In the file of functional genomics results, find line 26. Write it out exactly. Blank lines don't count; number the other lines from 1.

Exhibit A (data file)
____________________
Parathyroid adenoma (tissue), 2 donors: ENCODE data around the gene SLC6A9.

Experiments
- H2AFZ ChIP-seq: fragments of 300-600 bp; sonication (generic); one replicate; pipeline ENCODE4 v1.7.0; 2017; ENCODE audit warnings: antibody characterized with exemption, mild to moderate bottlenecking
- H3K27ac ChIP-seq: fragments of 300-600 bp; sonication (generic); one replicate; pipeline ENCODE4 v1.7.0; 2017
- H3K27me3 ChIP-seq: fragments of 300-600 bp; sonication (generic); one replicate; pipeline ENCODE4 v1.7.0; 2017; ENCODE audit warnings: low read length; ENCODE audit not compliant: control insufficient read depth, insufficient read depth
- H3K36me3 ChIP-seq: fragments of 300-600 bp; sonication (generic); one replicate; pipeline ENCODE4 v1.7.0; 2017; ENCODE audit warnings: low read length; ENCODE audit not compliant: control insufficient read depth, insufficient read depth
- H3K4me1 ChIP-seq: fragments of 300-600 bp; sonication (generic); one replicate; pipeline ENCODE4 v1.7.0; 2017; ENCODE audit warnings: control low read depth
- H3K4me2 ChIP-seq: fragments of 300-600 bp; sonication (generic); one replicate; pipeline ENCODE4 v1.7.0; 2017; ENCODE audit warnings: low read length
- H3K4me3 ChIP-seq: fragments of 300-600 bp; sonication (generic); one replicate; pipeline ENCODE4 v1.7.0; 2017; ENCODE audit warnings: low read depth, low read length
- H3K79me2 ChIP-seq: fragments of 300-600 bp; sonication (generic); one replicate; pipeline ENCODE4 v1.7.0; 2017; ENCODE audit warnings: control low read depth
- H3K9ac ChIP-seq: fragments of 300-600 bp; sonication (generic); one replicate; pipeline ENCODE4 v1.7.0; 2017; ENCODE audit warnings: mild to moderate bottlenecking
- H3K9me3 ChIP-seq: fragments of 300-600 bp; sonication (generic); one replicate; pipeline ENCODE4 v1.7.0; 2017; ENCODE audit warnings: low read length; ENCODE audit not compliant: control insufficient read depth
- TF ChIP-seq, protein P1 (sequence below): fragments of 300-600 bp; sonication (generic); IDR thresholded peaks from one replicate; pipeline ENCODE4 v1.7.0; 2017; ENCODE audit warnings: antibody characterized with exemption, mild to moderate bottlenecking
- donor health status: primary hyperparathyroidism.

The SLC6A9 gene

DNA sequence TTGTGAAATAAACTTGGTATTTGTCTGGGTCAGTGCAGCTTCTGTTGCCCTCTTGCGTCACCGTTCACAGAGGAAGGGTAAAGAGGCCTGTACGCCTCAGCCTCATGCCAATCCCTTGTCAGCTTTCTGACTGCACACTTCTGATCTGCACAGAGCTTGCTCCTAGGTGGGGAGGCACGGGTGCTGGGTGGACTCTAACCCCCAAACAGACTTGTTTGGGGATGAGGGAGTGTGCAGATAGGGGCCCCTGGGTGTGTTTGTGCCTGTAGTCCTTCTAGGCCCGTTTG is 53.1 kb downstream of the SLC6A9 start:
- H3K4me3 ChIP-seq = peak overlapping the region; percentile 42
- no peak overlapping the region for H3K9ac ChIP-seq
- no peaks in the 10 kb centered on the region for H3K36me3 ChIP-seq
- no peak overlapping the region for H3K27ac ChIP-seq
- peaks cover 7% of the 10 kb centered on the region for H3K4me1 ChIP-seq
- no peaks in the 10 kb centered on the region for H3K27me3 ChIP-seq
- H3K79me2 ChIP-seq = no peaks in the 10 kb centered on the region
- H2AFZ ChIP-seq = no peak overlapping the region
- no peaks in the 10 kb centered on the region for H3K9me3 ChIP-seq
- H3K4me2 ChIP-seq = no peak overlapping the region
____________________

- H3K4me2 ChIP-seq = no peak overlapping the region